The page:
Settler colonial tourism: Camille Petersen, The “Oldest City” Narrative: Colorblind Settler Racism and Historical Storytelling in St. Augustine, Florida, PhD dissertation, Northeastern University, 2020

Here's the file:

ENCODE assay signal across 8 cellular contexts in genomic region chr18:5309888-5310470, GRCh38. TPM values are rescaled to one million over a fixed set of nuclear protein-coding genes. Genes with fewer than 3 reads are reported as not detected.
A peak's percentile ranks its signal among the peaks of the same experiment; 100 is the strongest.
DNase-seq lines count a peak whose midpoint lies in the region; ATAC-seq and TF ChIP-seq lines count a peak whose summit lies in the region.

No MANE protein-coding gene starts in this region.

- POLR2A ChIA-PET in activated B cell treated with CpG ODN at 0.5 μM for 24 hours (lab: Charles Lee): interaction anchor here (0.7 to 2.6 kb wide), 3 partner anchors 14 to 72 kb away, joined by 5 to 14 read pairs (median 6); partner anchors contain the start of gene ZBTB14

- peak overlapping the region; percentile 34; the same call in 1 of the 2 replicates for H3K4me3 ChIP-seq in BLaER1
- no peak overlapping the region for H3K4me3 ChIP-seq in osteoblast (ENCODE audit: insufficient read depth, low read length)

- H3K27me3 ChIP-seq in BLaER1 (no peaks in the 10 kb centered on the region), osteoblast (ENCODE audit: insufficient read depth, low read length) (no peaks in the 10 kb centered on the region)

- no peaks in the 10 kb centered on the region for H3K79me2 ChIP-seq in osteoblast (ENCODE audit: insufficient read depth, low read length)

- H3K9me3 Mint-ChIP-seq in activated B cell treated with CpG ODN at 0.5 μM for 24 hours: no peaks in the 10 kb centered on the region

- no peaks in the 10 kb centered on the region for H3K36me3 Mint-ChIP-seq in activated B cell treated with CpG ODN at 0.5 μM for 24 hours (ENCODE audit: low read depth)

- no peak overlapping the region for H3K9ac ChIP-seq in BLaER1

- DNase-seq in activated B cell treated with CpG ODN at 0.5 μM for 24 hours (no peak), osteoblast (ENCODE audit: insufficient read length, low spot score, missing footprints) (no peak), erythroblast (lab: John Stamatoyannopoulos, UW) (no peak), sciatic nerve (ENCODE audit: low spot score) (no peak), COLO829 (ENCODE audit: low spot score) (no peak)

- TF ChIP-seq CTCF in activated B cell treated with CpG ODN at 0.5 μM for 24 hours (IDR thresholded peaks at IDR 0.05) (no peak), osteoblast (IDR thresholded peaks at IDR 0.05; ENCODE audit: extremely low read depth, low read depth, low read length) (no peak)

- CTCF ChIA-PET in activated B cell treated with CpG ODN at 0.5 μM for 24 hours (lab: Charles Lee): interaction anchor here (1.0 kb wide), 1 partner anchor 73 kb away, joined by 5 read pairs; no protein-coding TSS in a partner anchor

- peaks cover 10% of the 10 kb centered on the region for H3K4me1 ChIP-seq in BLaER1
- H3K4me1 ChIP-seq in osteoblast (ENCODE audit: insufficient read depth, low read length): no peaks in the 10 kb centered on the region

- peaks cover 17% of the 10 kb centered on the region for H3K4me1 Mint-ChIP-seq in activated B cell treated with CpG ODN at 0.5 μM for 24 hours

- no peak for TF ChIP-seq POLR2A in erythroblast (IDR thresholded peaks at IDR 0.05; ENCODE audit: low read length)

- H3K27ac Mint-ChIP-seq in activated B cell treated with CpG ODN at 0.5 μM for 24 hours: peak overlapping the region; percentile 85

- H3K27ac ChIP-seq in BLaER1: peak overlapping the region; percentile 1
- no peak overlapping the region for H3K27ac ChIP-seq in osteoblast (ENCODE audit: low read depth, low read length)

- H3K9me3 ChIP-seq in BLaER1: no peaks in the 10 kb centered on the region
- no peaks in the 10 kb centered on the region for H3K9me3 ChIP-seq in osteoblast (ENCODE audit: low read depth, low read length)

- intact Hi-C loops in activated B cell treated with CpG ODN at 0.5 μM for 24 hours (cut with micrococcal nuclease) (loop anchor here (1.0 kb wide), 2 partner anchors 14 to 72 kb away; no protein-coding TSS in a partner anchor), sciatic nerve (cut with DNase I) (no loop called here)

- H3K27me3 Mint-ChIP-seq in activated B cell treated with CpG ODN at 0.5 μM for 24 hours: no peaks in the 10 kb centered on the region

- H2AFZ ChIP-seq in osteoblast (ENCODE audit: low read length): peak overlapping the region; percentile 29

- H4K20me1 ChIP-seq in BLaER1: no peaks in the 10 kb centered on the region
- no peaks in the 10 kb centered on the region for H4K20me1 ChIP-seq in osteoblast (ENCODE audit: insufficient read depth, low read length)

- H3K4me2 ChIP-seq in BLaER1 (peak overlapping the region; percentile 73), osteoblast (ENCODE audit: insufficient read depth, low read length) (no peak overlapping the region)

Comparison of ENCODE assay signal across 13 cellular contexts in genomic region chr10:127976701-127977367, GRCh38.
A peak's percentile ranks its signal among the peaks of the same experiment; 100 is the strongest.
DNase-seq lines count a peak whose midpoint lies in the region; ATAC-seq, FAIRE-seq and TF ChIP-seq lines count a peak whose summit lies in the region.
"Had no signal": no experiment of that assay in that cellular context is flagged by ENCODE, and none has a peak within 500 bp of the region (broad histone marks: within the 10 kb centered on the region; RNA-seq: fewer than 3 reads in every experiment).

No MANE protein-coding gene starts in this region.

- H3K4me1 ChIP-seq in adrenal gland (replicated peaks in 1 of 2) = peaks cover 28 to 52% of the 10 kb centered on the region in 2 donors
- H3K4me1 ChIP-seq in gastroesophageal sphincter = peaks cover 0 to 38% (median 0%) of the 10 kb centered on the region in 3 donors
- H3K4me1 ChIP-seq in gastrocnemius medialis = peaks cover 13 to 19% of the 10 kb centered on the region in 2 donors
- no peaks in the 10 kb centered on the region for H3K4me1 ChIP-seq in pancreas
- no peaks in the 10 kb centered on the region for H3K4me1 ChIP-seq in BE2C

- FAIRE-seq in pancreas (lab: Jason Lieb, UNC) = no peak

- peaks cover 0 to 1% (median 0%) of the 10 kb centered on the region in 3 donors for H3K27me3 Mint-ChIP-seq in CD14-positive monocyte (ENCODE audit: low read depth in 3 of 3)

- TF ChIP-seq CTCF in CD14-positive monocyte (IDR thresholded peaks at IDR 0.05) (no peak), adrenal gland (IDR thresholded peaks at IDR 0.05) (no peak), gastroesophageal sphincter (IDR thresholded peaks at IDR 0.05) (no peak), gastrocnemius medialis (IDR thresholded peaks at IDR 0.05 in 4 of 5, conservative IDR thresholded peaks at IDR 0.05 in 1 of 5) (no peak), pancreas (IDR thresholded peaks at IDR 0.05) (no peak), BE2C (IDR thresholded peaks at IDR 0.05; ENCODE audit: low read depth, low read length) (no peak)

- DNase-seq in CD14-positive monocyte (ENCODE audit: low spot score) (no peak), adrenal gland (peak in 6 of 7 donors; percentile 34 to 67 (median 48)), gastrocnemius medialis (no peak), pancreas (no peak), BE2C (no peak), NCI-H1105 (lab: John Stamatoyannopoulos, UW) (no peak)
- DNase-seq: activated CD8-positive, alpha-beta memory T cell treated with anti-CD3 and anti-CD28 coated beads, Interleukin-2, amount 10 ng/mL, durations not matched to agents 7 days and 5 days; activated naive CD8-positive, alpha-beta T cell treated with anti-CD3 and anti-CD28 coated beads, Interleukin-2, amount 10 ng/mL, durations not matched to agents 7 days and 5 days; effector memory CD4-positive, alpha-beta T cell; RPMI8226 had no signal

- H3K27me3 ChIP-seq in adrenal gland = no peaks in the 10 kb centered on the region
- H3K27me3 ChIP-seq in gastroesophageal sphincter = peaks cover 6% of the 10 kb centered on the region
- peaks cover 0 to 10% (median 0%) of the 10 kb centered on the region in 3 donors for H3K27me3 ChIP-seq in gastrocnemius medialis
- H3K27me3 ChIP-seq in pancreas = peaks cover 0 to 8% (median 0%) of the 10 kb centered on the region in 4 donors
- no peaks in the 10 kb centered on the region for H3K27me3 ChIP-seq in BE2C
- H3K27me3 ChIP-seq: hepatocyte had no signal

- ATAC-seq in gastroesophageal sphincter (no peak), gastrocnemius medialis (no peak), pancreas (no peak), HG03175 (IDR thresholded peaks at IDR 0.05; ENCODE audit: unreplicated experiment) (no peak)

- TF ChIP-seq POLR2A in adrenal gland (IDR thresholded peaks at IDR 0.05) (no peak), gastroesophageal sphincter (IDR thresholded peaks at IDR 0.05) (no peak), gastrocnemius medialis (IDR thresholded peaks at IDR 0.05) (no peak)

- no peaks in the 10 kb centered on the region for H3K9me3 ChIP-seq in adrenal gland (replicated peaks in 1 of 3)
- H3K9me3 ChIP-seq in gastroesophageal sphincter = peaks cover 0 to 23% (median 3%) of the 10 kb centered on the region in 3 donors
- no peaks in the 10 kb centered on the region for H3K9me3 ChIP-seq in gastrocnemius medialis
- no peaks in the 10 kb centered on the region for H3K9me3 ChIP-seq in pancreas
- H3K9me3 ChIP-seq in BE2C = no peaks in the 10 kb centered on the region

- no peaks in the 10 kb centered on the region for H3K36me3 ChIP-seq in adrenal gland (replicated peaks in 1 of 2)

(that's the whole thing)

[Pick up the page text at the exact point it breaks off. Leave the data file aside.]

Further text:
Abstract: This dissertation examines place-based national origins stories told in the context of the City of St Augustine and Florida tourism. Using data from two commemorations and a national monument, I examine how discourses of race and settler colonialism structure the narratives at the city, state, and national levels. Historicizing the USA as a settler colony brings together research from native studies and indigenous scholars to help sociologists move beyond the Black/White binary and more fully understand the ideological work that historical storytelling does. The City of St Augustine and the state of Florida rely on heritage tourism and colonial charm to lure visitors and new residents by the millions each year. Using Critical Race Discourse Analysis (CRDA) for this extended case study, I find that colorblind racialized discourses and representations function not only to promote racist attitudes but to shore up the dominant settler colonial ideology which claims that the USA is a White nation and White settlers are rightful owners of the land. Furthermore, the narratives dismiss colonial racist violence and centralize only White characters in the present, contributing to the maintenance of a Eurocentric White worldview in which Indians and Afro-Americans exist only in the past or on the margins. Finally, tales of resistance to racialized domination are silenced in the tourism narratives, despite an accessible archive of Indian and Black resistance in Florida. In the first chapter I lay out the theoretical interventions made by scholars in various fields and position them as contributions to a historically specific sociological understanding of race and ethnicity as a global and local power structure, proposing a an analytic of historical storytelling rather than memory or heritage. The settler colonial (as opposed to postcolonial) context of the USA is the key intervention from native/Indigenous and Settler Colonial studies and serves as the theoretical framework to understand the contradictory ideology of colorblind racism throughout the dissertation. In the following three empirical chapters, I identify the key tropes of colorblind settler racism as an ideology which forms the basis of our national origins story and prevailing cultural norms of Eurocentric Whiteness. In the first chapter I am analyzing ethnographic and textual data from the city of St Augustine’s 450th celebration, commemorating 450 years since the “encounter” between Pedro Menendez and Indigenous inhabitants at what would be named St Augustine and settled by the Spanish. As a commemoration, the 450th serves to celebrate settler colonial heroes who teach us lessons about meritocracy and the American Dream through the lens of the ‘moment of encounter’ in St Augustine as the birth of multicultural America. In the next chapter I use data from the state-wide “Viva Florida 500!” marketing campaign and year-long commemoration, including a historical “courtroom drama” written and performed for the occasion and a promotional video from the “Florida Brand” advertising campaign. In this chapter I show how settler ideology functions through historical storytelling in a knowledge economy at the confluence of history, archaeology, and marketing. Settler tropes pervade the heritage landscape through these various industries and are presented to the public as official truth, explicitly and implicitly in the images and characters chosen to represent the state. In the final empirical chapter, I analyze the historical storytelling at the Castillo de San Marcos National Monument, finding that the stories told in the museum and by the St Augustine visual landscape at large are descendent from explicit settler colonial plans to make this land “our own” through institutional and legal means. The preservations of the National Park Service and Antiquities Act do ideological work to promote the idea of a White nation that “rightfully” owns land stolen through the Discovery Doctrine. Throughout this research, the findings show that diversity and inclusion of non-White historical figures in the ‘stock story’ narrative of the USA promotes racism and White Supremacy just as well as exclusion does, and both moves continue to coexist.

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